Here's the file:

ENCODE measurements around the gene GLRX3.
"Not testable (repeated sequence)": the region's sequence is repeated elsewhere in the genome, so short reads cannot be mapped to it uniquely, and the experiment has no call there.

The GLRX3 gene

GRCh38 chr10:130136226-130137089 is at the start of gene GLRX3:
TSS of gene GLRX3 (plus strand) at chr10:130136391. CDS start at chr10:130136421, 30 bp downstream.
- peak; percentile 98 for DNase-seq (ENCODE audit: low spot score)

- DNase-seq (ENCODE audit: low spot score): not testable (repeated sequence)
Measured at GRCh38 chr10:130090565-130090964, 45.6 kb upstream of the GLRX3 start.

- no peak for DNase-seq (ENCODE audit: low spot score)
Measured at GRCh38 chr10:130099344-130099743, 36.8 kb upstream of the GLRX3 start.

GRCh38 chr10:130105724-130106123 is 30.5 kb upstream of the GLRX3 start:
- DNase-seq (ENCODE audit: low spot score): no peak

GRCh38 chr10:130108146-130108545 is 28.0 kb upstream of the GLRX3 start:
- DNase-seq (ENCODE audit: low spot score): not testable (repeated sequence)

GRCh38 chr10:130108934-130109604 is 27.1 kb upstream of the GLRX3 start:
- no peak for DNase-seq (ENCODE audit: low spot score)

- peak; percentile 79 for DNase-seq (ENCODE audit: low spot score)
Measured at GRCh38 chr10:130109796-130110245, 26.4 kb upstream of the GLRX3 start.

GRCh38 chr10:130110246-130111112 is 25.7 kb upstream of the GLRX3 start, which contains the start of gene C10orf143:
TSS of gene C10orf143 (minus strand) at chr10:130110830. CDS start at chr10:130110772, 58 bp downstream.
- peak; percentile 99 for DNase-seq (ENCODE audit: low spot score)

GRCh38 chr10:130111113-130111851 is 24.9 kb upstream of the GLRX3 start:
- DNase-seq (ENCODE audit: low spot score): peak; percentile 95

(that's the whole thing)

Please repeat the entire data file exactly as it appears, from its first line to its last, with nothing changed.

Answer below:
ENCODE measurements around the gene GLRX3.
"Not testable (repeated sequence)": the region's sequence is repeated elsewhere in the genome, so short reads cannot be mapped to it uniquely, and the experiment has no call there.

The GLRX3 gene

GRCh38 chr10:130136226-130137089 is at the start of gene GLRX3:
TSS of gene GLRX3 (plus strand) at chr10:130136391. CDS start at chr10:130136421, 30 bp downstream.
- peak; percentile 98 for DNase-seq (ENCODE audit: low spot score)

- DNase-seq (ENCODE audit: low spot score): not testable (repeated sequence)
Measured at GRCh38 chr10:130090565-130090964, 45.6 kb upstream of the GLRX3 start.

- no peak for DNase-seq (ENCODE audit: low spot score)
Measured at GRCh38 chr10:130099344-130099743, 36.8 kb upstream of the GLRX3 start.

GRCh38 chr10:130105724-130106123 is 30.5 kb upstream of the GLRX3 start:
- DNase-seq (ENCODE audit: low spot score): no peak

GRCh38 chr10:130108146-130108545 is 28.0 kb upstream of the GLRX3 start:
- DNase-seq (ENCODE audit: low spot score): not testable (repeated sequence)

GRCh38 chr10:130108934-130109604 is 27.1 kb upstream of the GLRX3 start:
- no peak for DNase-seq (ENCODE audit: low spot score)

- peak; percentile 79 for DNase-seq (ENCODE audit: low spot score)
Measured at GRCh38 chr10:130109796-130110245, 26.4 kb upstream of the GLRX3 start.

GRCh38 chr10:130110246-130111112 is 25.7 kb upstream of the GLRX3 start, which contains the start of gene C10orf143:
TSS of gene C10orf143 (minus strand) at chr10:130110830. CDS start at chr10:130110772, 58 bp downstream.
- peak; percentile 99 for DNase-seq (ENCODE audit: low spot score)

GRCh38 chr10:130111113-130111851 is 24.9 kb upstream of the GLRX3 start:
- DNase-seq (ENCODE audit: low spot score): peak; percentile 95